The major problem involving specific antigen production, using preparative gels and subsequent electroelution, continues to be the small amounts of protein recovered after the whole process. Thus, further studies are necessary, with the aims of producing proteins in satisfactory quantities and achieving their stabilization under conditions in which they remain immunogenic for long periods. Among these possibilities is the production of recombinant proteins, which could also be used for characterizing the genes coding for proteins with molecular weights of 100, 95 and 26kDa from T. solium cysticerci, and for producing synthetic peptides that could be used in validating immunodiagnostic tests.
The authors would like to thank the biologist Gláucia Celeste de Souza Amâncio for her critical review of the text, tables and figures; Prof. Renato Martins Assunção, of the Institute of Exact Sciences of UFMG, for statistical analysis assistance; and Alberto Souza de Araújo Júnior for laboratory technical support.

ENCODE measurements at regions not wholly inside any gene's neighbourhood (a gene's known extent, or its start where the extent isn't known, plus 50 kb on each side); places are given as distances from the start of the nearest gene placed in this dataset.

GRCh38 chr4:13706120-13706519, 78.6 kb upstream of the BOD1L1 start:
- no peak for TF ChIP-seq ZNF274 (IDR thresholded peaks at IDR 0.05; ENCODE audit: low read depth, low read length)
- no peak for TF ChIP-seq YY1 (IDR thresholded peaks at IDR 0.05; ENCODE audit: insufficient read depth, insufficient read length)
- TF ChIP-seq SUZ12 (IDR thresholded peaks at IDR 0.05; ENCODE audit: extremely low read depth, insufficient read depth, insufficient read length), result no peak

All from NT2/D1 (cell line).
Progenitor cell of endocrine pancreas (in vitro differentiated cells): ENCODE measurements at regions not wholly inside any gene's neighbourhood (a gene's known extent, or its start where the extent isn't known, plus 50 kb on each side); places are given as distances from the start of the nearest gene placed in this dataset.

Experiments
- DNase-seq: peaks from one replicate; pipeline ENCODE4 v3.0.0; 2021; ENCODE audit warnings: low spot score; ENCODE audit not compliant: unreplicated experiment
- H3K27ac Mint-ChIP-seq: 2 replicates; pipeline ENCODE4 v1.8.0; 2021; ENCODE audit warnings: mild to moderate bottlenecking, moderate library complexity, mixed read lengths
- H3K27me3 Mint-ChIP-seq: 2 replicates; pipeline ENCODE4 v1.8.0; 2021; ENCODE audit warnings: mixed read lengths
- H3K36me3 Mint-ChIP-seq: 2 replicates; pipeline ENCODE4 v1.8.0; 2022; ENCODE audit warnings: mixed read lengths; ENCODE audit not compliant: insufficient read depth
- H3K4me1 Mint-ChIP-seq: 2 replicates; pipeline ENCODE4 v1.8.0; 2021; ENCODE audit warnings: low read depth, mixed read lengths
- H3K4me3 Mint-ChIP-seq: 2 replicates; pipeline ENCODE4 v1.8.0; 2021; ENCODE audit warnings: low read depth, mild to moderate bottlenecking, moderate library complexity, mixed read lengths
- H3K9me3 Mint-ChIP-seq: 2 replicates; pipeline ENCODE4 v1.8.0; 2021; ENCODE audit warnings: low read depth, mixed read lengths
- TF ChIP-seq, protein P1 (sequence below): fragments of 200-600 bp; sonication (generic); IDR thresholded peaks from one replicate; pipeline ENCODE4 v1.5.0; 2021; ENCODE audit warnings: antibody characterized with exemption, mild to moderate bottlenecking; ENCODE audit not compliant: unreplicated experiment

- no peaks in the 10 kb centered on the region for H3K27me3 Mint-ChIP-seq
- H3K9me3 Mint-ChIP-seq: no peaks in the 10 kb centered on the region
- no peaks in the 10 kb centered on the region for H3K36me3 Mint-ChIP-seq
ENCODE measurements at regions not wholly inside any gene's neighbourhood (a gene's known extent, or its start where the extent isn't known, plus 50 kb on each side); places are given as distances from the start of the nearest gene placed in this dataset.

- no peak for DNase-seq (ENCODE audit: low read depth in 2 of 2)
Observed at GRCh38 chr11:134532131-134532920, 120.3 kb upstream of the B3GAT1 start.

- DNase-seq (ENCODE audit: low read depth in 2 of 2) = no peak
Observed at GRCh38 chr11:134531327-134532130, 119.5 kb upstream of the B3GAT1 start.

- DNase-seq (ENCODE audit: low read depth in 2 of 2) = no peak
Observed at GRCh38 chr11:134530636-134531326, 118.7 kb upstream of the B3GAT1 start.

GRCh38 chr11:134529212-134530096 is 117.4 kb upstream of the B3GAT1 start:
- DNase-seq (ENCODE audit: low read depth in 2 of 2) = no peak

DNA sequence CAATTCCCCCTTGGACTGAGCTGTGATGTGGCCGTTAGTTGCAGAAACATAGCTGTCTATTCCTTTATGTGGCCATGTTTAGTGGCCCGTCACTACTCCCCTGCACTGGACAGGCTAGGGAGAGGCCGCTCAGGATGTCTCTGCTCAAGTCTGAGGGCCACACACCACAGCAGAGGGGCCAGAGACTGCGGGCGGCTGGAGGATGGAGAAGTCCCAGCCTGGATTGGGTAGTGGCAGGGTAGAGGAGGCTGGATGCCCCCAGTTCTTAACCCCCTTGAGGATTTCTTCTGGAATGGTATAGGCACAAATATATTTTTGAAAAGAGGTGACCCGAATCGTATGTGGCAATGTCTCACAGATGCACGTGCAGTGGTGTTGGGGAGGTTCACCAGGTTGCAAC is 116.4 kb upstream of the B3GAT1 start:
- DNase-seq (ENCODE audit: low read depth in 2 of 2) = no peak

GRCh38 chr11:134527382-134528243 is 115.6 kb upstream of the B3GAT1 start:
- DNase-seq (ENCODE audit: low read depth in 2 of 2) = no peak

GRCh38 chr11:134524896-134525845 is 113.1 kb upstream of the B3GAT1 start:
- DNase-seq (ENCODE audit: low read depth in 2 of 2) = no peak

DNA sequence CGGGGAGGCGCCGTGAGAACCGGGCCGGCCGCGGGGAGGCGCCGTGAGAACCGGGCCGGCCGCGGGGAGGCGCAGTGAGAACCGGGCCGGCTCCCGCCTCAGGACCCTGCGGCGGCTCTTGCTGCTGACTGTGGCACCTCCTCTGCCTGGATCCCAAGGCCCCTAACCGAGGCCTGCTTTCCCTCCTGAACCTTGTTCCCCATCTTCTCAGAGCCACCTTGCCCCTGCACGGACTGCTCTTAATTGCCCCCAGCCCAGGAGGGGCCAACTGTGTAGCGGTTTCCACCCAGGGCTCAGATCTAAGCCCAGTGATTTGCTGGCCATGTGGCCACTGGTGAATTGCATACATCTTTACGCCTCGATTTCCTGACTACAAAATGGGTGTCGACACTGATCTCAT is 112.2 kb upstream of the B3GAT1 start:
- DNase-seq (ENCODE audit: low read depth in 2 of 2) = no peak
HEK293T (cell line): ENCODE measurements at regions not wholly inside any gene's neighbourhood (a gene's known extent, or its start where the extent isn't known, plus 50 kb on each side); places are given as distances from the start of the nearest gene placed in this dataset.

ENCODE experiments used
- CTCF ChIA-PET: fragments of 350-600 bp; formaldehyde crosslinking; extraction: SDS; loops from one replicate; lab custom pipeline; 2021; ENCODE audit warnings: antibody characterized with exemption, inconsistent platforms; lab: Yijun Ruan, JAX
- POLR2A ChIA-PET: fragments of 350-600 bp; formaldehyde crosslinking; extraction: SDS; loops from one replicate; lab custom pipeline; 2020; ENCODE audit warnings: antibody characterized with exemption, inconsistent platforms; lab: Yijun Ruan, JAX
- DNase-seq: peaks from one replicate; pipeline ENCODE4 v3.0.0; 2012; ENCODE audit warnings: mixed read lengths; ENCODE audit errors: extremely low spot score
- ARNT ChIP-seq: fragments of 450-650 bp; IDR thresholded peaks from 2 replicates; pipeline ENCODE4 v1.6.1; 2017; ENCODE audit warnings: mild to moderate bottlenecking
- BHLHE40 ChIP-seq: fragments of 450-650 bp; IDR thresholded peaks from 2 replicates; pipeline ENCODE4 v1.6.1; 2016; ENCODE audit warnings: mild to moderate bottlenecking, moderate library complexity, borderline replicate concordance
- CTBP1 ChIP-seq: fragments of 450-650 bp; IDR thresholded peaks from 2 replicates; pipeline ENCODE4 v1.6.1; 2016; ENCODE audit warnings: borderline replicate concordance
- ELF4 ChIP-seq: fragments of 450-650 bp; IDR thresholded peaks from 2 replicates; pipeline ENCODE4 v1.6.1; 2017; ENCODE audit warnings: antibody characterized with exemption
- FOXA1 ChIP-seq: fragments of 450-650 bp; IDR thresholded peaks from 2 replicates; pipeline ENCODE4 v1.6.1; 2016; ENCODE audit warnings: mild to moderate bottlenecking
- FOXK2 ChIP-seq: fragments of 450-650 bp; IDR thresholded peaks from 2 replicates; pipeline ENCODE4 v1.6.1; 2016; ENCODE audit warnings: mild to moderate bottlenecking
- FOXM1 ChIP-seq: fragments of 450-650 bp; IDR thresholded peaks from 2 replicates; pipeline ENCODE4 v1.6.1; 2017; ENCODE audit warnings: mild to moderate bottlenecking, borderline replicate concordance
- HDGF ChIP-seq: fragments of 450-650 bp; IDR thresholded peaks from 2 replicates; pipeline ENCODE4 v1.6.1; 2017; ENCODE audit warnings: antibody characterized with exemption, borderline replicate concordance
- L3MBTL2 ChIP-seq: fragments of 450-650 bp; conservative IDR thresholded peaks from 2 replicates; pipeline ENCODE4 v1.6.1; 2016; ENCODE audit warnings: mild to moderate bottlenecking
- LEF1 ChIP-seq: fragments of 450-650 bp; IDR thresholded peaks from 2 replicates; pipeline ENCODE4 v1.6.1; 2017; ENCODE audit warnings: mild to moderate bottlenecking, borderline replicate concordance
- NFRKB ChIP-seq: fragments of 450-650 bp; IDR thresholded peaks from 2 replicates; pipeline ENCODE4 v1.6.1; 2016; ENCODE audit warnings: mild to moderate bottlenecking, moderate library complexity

1. Abraham R, Pardini AX, Vaz AJ, Livramento JA, Machado LR. Taenia antigens detection in the cerebrospinal fluid of patients with neurocysticercosis and its relationship with clinical activity of the disease. Arquivos de Neuro-Psiquiatria 62:756-760, 2004. [ Links ]
2. Almeida MS, Kurtenbach E. Como purificar proteínas? Biotecnologia Ciência & Desenvolvimento 24:30-35, 2002. [ Links ]
3. Alvarez JI, Colegial CH, Castaño CA, Trujillo J, Teale JM, Restrepo BI. The human nervous tissue in proximity to granulomatous lesions induced by Taenia solium metacestodes displays an active response. Journal of Neuroimmunology 127:139-144, 2002. [ Links ]